Issue number11
DOIs
StatePublished - Nov 1 2018
Externally publishedYes

Fingerprint

Heterotopic Ossification
Population
Wounds and Injuries
Parabiosis
Achilles Tendon
Luciferases
Mesenchymal Stromal Cells
Immune System

ASJC Scopus subject areas

  • Pathology and Forensic Medicine

Cite this

Loder, S. J., Agarwal, S., Chung, M. T., Cholok, D., Hwang, C., Visser, N., ... Levi, B. (2018). Characterizing the Circulating Cell Populations in Traumatic Heterotopic Ossification. American Journal of Pathology, 188(11), 2464-2473. https://doi.org/10.1016/j.ajpath.2018.07.014

Characterizing the Circulating Cell Populations in Traumatic Heterotopic Ossification. / Loder, Shawn J.; Agarwal, Shailesh; Chung, Michael T.; Cholok, David; Hwang, Charles; Visser, Noelle; Vasquez, Kaetlin; Sorkin, Michael; Habbouche, Joe; Sung, Hsiao H.; Peterson, Joshua; Fireman, David; Ranganathan, Kavitha; Breuler, Christopher; Priest, Caitlin; Li, John; Bai, Xue; Li, Shuli; Cederna, Paul S.; Levi, Benjamin.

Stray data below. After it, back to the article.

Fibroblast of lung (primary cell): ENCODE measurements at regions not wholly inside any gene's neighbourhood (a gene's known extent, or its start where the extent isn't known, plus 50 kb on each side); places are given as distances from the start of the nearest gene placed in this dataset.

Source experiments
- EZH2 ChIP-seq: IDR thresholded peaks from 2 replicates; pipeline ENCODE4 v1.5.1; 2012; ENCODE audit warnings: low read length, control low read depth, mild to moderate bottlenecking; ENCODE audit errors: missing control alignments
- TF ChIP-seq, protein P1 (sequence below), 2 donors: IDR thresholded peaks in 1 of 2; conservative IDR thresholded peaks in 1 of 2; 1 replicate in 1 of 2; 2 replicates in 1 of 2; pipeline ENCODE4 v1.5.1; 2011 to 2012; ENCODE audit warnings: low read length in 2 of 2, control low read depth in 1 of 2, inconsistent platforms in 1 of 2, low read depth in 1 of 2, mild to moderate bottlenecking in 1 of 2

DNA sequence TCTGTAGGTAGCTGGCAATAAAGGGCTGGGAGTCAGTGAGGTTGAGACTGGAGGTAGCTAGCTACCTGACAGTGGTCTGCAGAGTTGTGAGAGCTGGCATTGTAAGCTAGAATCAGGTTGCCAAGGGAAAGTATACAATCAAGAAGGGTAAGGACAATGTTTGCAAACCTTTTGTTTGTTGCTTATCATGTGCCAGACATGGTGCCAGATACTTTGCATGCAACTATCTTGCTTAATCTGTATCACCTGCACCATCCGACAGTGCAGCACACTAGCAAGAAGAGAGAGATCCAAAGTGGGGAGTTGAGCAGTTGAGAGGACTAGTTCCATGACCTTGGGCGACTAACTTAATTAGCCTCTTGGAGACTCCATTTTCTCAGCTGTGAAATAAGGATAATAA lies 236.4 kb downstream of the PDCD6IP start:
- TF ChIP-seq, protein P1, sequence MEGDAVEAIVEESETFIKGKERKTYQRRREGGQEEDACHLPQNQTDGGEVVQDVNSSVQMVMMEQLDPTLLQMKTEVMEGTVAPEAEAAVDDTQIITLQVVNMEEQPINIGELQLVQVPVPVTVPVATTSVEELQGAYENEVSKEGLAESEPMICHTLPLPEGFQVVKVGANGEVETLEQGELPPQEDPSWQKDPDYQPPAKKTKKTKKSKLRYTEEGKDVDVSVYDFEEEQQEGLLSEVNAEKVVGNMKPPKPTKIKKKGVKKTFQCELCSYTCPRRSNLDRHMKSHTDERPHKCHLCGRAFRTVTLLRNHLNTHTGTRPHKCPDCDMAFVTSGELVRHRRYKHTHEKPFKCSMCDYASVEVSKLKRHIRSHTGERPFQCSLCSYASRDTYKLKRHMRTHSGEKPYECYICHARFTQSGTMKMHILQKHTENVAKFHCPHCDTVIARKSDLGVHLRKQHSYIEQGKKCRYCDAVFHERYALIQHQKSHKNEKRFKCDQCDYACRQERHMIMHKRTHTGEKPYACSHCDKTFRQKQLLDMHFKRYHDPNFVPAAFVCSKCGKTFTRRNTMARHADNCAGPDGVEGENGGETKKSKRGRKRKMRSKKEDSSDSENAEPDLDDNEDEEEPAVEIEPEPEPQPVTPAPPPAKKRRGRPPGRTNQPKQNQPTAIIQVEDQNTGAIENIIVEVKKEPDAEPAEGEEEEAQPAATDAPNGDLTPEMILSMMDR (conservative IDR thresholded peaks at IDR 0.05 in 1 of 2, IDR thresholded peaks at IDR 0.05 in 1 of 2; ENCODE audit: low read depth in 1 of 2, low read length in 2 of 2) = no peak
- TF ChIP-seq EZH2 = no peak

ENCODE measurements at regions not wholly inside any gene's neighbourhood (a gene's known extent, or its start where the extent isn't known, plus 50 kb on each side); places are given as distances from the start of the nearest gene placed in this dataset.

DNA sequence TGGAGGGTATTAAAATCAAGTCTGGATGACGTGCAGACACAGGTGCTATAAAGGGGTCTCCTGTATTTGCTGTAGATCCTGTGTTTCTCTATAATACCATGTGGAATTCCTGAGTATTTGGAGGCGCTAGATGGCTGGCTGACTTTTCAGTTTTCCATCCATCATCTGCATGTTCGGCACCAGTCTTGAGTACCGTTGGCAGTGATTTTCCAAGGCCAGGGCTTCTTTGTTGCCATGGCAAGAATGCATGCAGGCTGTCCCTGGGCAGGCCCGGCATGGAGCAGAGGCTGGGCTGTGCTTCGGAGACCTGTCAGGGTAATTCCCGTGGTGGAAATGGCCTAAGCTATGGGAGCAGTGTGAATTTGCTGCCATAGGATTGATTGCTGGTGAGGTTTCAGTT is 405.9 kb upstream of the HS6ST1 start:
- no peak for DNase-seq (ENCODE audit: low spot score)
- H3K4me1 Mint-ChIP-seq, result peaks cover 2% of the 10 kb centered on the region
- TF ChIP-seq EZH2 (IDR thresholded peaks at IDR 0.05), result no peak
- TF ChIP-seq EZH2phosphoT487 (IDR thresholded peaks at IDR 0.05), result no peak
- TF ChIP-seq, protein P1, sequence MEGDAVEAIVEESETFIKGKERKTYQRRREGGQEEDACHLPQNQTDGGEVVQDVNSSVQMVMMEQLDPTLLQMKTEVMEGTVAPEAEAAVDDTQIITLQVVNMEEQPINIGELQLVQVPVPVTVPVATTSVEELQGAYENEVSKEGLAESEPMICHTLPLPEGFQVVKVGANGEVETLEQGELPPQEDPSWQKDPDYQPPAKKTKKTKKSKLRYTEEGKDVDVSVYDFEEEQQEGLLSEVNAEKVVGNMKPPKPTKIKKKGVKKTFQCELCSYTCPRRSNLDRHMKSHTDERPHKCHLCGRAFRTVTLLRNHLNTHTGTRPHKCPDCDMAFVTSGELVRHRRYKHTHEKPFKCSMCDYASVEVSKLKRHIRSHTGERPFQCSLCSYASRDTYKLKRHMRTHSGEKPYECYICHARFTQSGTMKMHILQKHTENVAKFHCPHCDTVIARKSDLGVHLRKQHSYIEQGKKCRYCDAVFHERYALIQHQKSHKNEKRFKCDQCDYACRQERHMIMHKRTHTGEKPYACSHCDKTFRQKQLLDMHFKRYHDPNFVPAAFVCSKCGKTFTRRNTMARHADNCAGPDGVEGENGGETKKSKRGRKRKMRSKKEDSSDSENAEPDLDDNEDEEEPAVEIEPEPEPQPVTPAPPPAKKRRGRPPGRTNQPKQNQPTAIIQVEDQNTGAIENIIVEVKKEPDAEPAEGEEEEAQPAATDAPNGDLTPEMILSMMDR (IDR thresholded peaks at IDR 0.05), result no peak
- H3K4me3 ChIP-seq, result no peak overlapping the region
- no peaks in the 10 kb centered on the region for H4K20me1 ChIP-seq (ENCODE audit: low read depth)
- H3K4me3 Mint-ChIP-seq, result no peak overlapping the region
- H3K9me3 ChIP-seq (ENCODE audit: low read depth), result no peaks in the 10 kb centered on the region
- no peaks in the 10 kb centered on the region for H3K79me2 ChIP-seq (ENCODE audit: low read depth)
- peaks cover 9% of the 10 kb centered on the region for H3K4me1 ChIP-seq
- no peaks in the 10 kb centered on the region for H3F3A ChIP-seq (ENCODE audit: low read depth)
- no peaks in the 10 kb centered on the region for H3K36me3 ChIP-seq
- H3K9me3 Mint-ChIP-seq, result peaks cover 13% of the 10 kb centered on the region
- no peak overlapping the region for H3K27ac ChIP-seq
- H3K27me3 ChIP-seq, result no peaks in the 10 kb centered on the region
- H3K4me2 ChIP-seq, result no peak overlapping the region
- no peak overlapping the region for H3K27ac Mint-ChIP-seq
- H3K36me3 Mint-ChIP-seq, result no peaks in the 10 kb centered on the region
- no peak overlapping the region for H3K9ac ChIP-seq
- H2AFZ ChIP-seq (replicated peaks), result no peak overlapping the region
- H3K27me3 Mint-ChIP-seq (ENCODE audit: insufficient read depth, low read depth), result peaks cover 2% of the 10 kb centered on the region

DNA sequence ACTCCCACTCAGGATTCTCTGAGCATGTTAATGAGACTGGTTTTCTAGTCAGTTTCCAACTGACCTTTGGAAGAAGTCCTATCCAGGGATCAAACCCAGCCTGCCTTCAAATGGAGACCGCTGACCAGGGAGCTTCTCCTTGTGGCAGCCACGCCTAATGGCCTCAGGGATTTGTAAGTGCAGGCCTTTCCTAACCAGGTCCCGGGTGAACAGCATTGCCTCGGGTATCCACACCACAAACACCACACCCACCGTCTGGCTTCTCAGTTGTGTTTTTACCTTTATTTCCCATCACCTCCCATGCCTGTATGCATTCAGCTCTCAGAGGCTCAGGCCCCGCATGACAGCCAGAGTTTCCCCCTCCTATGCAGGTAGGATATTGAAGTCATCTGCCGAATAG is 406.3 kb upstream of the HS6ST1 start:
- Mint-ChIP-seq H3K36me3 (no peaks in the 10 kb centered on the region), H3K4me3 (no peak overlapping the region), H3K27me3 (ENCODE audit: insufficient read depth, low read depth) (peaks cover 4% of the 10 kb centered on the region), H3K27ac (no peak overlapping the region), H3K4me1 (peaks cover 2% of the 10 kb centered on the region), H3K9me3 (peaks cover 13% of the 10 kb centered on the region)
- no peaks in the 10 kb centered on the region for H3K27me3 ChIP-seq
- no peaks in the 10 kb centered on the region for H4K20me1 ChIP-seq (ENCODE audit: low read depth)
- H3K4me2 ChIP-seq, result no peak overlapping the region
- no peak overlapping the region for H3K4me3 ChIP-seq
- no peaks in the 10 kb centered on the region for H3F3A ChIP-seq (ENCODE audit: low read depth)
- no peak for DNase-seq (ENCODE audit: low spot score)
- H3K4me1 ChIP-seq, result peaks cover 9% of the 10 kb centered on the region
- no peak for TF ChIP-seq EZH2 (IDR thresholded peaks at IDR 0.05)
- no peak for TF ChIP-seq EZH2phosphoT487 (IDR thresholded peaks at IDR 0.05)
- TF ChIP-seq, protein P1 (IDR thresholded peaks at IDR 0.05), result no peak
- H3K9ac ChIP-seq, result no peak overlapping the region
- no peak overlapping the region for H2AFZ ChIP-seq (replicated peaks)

In: American Journal of Pathology, Vol. 188, No. 11, 01.11.2018, p. 2464-2473.

Research output: Contribution to journalArticle

Loder, SJ, Agarwal, S, Chung, MT, Cholok, D, Hwang, C, Visser, N, Vasquez, K, Sorkin, M, Habbouche, J, Sung, HH, Peterson, J, Fireman, D, Ranganathan, K, Breuler, C, Priest, C, Li, J, Bai, X, Li, S, Cederna, PS & Levi, B 2018, 'Characterizing the Circulating Cell Populations in Traumatic Heterotopic Ossification', American Journal of Pathology, vol. 188, no. 11, pp. 2464-2473. https://doi.org/10.1016/j.ajpath.2018.07.014
Loder, Shawn J. ; Agarwal, Shailesh ; Chung, Michael T. ; Cholok, David ; Hwang, Charles ; Visser, Noelle ; Vasquez, Kaetlin ; Sorkin, Michael ; Habbouche, Joe ; Sung, Hsiao H. ; Peterson, Joshua ; Fireman, David ; Ranganathan, Kavitha ; Breuler, Christopher ; Priest, Caitlin ; Li, John ; Bai, Xue ; Li, Shuli ; Cederna, Paul S. ; Levi, Benjamin. / Characterizing the Circulating Cell Populations in Traumatic Heterotopic Ossification. In: American Journal of Pathology. 2018 ; Vol. 188, No. 11. pp. 2464-2473.
@article{3679e6740fe34516aca4b9bd3488689d,